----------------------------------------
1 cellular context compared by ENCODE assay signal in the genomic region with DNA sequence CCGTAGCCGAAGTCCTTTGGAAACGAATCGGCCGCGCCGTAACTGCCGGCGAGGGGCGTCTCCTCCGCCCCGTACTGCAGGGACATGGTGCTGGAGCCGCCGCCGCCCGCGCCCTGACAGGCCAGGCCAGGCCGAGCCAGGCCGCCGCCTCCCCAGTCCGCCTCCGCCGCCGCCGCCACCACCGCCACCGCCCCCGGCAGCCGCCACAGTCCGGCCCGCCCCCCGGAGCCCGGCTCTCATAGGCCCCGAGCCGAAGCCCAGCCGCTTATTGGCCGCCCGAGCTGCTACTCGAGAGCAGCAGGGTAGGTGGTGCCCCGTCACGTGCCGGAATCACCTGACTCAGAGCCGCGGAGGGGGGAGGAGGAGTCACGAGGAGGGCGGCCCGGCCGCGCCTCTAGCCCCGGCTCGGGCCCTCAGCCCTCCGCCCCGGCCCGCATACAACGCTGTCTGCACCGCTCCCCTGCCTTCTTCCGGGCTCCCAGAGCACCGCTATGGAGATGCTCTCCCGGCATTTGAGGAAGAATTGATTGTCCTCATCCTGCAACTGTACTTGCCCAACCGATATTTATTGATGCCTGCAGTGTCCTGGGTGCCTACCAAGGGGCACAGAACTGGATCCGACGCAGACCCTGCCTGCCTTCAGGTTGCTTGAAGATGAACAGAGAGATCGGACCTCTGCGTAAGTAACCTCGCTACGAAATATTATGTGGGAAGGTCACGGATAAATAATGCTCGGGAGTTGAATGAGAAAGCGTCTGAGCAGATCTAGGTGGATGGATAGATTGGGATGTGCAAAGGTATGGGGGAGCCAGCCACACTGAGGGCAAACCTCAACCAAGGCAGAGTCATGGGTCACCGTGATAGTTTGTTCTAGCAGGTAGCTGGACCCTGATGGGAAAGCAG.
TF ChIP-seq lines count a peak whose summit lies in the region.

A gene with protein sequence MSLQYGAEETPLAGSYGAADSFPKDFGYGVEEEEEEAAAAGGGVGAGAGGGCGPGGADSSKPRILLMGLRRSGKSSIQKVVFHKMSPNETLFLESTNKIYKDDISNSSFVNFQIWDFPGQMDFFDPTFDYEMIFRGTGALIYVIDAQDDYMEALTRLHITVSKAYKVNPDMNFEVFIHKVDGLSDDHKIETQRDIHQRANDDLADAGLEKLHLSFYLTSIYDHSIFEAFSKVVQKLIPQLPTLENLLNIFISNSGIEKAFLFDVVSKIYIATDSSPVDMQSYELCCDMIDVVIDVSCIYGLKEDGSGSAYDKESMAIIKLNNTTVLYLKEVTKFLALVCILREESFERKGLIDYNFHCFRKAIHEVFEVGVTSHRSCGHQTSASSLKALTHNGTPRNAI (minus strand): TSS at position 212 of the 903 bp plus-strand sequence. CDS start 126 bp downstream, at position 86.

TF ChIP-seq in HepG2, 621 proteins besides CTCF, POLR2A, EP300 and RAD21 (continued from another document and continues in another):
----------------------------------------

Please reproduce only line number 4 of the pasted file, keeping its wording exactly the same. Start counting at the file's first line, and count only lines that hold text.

TF ChIP-seq in HepG2, 621 proteins besides CTCF, POLR2A, EP300 and RAD21 (continued from another document and continues in another):